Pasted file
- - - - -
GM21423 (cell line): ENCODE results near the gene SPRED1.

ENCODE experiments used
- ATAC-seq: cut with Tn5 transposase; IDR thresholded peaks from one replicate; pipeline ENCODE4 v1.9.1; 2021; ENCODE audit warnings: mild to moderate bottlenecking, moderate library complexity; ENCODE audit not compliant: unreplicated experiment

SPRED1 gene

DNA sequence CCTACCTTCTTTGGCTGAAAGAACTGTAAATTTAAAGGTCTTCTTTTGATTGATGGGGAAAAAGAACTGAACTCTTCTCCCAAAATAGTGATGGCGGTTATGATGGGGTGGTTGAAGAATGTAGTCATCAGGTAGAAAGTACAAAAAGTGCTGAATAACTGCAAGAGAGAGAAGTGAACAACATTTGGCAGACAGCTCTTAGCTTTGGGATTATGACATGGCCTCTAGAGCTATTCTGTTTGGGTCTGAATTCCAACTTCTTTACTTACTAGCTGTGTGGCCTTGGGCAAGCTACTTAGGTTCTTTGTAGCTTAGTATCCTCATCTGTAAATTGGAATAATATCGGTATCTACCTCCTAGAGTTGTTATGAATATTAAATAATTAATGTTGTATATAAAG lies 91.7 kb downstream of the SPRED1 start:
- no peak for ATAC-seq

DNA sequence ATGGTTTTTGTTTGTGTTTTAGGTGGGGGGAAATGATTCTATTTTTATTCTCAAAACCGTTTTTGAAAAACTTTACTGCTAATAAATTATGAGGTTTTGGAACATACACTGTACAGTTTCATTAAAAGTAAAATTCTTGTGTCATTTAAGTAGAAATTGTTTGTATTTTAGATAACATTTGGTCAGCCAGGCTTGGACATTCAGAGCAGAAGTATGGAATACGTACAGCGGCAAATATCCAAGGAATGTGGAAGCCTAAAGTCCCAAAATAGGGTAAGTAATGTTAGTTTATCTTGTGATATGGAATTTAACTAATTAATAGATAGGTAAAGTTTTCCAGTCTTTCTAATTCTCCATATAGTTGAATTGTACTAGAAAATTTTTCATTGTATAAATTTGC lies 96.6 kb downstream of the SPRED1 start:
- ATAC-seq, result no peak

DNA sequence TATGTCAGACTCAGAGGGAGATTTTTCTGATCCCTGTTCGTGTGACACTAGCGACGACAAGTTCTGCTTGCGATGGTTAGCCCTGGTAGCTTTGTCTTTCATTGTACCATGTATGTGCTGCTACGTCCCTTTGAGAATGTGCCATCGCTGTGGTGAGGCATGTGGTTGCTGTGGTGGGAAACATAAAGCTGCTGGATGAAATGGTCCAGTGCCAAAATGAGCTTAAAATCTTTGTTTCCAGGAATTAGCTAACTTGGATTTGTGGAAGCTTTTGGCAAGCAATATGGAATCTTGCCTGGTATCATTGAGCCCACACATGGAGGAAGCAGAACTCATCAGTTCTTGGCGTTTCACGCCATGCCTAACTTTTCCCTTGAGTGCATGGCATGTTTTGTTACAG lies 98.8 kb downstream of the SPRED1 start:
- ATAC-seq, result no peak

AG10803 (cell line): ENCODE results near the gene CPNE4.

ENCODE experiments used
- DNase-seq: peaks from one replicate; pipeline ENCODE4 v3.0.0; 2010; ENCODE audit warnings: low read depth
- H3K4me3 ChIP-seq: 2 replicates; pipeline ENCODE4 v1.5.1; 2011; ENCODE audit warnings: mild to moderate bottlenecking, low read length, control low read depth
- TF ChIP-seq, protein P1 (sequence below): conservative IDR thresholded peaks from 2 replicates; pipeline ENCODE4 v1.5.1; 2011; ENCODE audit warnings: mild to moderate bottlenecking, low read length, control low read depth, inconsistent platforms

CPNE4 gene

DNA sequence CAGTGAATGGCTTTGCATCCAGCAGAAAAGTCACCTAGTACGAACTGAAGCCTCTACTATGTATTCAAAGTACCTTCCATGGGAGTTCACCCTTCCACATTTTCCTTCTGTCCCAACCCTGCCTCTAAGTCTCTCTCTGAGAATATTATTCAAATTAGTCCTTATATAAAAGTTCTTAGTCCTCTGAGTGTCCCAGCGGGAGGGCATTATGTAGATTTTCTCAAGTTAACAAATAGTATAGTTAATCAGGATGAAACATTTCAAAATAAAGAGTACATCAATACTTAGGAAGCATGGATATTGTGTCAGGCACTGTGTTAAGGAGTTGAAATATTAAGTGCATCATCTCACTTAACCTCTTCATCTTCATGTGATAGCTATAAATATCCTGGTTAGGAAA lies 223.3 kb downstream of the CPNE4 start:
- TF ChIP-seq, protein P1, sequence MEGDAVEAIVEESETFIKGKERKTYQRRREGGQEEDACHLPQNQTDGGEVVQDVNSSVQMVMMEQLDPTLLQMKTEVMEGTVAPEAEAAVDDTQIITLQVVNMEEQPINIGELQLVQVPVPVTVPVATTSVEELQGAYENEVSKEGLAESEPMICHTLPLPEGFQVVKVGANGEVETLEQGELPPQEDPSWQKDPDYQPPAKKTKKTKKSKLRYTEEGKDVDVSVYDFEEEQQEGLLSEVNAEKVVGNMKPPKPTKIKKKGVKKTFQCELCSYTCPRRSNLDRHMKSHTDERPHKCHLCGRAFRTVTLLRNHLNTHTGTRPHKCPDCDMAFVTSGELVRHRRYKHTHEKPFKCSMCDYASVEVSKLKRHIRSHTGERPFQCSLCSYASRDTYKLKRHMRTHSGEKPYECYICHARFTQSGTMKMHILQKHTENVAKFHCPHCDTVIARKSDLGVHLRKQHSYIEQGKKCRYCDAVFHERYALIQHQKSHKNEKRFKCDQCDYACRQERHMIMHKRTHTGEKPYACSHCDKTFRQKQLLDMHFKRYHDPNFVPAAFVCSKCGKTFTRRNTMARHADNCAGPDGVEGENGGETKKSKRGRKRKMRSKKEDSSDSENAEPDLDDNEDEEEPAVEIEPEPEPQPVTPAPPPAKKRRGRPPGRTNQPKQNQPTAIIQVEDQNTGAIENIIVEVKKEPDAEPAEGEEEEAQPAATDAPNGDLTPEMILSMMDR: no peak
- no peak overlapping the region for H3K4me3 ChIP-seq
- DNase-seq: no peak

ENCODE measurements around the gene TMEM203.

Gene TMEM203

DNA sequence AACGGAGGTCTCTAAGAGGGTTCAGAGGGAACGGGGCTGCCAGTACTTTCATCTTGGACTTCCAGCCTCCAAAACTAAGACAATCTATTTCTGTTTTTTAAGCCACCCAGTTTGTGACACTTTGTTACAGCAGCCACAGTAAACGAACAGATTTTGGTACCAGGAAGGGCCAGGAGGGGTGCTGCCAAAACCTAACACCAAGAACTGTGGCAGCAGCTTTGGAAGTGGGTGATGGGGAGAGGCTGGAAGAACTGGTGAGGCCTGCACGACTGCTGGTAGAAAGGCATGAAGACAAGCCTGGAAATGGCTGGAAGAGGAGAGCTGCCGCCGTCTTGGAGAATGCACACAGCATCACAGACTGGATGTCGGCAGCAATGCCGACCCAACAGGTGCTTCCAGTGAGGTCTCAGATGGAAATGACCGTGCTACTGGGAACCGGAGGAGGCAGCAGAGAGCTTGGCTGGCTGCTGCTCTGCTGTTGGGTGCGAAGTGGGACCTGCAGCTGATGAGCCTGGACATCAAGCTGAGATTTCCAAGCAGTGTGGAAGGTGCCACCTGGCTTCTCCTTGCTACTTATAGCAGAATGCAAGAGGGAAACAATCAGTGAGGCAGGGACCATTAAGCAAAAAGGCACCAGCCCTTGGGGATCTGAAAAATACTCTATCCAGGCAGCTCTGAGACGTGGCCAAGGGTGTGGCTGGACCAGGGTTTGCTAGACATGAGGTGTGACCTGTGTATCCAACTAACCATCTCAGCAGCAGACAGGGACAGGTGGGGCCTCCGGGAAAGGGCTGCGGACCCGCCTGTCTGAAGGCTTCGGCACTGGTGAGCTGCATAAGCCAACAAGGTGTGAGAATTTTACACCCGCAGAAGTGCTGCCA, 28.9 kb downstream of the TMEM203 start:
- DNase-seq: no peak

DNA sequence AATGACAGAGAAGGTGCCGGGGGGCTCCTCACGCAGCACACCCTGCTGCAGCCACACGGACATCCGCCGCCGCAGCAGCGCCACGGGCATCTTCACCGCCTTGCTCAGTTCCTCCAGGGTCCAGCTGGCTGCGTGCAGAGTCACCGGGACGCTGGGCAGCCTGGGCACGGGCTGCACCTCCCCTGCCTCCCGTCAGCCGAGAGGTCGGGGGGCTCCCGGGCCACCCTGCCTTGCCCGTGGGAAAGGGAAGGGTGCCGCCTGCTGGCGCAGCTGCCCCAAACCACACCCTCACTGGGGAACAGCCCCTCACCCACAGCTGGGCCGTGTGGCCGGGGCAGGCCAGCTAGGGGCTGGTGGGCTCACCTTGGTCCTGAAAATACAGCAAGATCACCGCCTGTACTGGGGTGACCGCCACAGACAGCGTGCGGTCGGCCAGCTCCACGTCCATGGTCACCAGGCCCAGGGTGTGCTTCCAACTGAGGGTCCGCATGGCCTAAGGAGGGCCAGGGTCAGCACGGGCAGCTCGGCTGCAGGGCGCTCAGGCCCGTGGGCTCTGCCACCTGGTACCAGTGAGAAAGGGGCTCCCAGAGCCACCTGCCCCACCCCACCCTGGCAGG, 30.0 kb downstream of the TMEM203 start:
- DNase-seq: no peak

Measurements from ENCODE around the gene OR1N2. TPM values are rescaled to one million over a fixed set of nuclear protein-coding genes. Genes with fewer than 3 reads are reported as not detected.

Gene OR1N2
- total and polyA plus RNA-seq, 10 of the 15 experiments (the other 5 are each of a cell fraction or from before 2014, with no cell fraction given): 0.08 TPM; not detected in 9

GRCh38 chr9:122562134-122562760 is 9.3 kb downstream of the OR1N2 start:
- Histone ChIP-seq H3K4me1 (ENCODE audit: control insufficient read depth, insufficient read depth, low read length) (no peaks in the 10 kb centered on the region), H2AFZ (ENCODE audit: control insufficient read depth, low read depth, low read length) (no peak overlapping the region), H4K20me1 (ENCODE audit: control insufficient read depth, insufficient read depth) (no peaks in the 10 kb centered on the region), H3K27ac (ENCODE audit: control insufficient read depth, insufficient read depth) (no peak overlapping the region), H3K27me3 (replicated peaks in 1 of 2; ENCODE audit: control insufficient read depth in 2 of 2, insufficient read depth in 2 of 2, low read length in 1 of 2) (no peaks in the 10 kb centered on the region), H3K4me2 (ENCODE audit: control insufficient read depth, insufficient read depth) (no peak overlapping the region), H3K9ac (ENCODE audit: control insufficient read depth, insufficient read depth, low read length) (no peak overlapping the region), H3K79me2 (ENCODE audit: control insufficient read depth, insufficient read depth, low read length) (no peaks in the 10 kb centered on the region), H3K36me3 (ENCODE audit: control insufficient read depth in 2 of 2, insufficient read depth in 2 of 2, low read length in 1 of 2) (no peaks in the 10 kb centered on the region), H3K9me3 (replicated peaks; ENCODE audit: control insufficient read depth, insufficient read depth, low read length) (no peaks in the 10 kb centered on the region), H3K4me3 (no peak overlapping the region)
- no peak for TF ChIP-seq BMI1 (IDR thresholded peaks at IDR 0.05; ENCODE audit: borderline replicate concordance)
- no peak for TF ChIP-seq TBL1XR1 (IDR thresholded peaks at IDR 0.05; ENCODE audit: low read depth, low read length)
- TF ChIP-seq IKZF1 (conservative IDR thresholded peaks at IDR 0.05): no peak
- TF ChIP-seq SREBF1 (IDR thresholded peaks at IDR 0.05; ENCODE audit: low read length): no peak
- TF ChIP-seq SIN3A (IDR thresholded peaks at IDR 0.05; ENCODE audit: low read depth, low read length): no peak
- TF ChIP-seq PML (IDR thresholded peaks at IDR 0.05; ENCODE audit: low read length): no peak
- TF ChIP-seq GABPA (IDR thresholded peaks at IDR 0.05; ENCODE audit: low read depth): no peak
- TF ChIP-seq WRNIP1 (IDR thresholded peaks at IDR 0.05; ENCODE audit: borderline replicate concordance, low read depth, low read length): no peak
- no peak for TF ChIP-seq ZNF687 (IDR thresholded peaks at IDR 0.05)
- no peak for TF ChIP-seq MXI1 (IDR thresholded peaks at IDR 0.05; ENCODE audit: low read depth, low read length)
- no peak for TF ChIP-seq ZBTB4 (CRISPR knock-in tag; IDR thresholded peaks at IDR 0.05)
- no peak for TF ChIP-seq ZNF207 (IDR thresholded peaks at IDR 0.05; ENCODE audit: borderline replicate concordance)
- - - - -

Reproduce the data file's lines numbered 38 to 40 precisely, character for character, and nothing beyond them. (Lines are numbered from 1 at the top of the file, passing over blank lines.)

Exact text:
- TF ChIP-seq GABPA (IDR thresholded peaks at IDR 0.05; ENCODE audit: low read depth): no peak
- TF ChIP-seq WRNIP1 (IDR thresholded peaks at IDR 0.05; ENCODE audit: borderline replicate concordance, low read depth, low read length): no peak
- no peak for TF ChIP-seq ZNF687 (IDR thresholded peaks at IDR 0.05)